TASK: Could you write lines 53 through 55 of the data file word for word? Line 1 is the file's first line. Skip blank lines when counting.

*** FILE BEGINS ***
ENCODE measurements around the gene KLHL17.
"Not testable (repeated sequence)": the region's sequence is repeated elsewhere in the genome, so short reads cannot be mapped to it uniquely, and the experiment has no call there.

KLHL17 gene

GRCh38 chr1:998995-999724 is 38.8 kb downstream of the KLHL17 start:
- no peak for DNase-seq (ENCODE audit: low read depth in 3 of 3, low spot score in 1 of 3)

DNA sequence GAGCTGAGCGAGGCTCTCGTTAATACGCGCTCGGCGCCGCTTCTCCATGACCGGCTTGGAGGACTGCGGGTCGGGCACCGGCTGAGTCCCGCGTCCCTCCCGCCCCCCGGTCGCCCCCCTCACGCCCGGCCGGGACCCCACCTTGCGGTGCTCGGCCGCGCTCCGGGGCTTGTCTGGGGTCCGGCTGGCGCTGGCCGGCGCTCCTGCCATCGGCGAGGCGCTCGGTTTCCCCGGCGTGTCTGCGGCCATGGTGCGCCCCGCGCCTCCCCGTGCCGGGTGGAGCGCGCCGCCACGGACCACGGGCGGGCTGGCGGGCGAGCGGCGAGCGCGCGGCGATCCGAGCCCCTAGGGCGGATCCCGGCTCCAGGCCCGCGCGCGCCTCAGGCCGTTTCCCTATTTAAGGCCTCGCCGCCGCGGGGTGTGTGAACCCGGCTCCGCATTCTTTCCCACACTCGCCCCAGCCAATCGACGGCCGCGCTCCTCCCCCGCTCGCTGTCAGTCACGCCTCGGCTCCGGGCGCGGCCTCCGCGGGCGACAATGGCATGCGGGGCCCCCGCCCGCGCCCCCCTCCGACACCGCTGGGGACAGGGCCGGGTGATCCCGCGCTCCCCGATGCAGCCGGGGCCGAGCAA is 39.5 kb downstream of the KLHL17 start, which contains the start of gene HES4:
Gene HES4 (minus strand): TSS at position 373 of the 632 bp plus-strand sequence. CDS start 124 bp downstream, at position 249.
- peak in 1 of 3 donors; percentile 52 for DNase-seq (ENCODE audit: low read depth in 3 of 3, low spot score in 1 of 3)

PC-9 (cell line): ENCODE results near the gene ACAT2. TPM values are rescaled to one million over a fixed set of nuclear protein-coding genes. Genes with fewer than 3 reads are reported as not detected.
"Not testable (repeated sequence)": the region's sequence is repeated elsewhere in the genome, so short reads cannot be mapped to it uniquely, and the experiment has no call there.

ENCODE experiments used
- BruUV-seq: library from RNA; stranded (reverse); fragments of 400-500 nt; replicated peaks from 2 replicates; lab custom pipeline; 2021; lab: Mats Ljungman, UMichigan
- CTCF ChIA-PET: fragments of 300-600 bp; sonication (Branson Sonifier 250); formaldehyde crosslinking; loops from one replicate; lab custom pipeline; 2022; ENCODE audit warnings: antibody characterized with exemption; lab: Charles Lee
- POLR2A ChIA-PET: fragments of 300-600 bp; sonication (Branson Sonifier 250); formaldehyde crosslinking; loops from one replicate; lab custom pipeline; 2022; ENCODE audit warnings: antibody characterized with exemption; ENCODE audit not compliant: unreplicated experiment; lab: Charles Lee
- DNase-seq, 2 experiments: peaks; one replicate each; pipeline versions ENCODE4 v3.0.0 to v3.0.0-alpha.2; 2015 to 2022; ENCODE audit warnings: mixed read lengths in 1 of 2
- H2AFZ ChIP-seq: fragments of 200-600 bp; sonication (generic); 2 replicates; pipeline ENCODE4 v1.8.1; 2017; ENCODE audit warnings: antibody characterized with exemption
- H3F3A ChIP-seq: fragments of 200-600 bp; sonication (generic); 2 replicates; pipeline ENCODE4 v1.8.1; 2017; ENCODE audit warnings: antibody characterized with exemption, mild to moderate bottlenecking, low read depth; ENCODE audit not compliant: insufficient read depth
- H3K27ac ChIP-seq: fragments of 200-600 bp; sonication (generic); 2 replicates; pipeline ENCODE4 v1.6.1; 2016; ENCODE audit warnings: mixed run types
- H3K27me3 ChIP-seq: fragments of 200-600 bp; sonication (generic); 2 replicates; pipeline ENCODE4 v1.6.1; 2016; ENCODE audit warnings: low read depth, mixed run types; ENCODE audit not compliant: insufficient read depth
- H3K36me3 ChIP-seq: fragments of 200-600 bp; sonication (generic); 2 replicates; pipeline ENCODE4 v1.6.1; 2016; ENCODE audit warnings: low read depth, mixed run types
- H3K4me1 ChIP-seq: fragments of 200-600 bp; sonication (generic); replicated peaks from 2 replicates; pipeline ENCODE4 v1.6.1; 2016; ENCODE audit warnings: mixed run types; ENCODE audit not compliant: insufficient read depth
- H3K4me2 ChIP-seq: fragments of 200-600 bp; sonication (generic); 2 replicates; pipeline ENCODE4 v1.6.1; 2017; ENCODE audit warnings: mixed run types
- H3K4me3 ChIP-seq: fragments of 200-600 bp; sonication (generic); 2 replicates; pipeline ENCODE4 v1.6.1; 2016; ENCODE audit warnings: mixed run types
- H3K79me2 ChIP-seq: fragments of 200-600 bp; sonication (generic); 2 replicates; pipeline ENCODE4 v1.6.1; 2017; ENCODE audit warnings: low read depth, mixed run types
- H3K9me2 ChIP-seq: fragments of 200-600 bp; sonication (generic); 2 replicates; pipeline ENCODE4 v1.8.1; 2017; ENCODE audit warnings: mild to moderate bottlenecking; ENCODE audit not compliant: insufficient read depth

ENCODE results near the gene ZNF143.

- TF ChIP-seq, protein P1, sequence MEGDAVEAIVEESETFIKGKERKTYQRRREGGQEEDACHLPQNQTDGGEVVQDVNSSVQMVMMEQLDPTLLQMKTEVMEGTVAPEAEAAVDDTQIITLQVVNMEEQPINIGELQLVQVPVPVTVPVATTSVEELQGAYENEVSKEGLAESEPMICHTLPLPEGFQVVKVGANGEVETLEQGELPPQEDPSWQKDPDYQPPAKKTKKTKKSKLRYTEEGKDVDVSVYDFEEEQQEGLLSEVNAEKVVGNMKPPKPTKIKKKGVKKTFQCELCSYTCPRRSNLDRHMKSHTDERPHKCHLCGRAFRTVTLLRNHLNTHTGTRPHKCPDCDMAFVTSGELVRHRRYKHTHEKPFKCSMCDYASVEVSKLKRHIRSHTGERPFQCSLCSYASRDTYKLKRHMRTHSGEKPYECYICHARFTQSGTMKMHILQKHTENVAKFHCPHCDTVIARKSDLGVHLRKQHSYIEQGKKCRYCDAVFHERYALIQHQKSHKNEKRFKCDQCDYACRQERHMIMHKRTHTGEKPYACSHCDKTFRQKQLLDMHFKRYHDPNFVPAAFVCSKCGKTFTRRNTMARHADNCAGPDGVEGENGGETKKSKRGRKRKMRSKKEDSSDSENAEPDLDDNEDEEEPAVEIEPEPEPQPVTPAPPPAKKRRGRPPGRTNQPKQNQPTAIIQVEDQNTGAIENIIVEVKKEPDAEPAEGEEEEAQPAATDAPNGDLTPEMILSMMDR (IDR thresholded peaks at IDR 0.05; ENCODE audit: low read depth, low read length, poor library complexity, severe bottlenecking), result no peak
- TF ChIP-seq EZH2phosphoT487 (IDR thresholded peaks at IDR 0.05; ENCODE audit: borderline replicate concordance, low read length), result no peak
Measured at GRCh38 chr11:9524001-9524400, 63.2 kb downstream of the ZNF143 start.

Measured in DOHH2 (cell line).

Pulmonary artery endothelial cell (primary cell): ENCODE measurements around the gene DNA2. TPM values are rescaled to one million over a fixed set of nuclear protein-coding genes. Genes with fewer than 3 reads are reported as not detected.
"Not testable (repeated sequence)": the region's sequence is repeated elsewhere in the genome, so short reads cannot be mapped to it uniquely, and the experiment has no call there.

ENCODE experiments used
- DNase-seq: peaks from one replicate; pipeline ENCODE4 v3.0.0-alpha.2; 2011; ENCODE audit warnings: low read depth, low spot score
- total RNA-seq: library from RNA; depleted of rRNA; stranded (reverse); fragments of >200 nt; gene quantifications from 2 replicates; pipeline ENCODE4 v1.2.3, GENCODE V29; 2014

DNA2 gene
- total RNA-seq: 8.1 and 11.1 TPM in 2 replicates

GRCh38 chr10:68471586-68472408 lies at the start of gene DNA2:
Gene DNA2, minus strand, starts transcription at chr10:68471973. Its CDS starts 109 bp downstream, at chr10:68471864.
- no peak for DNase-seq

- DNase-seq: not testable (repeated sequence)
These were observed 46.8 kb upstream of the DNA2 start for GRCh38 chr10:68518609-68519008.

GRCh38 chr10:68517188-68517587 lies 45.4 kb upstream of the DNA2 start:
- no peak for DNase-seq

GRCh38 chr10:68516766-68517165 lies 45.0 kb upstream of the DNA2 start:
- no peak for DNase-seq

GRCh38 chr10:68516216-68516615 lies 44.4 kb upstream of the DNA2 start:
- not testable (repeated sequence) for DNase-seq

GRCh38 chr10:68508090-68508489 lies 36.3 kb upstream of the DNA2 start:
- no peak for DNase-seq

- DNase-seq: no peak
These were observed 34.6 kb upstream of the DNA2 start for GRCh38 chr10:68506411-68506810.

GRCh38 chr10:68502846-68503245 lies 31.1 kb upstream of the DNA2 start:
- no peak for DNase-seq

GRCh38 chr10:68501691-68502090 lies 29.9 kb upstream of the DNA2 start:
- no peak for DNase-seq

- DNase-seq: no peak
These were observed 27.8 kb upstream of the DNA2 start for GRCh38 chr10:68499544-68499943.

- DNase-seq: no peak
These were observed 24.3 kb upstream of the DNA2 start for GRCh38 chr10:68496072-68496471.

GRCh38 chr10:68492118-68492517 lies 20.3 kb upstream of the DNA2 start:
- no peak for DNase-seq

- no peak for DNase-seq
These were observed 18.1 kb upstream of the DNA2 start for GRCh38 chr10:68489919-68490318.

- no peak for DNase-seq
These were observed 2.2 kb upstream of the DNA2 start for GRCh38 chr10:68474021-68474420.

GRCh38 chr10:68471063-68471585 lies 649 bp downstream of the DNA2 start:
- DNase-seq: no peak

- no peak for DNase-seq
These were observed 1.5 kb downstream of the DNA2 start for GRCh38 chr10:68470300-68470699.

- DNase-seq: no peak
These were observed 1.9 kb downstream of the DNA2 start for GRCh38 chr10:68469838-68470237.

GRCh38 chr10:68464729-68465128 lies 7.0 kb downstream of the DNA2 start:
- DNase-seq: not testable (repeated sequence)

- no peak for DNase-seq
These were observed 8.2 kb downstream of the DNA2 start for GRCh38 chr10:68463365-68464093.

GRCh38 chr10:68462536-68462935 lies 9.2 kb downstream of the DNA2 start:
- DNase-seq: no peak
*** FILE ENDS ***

GRCh38 chr10:68502846-68503245 lies 31.1 kb upstream of the DNA2 start:
- no peak for DNase-seq

GRCh38 chr10:68501691-68502090 lies 29.9 kb upstream of the DNA2 start: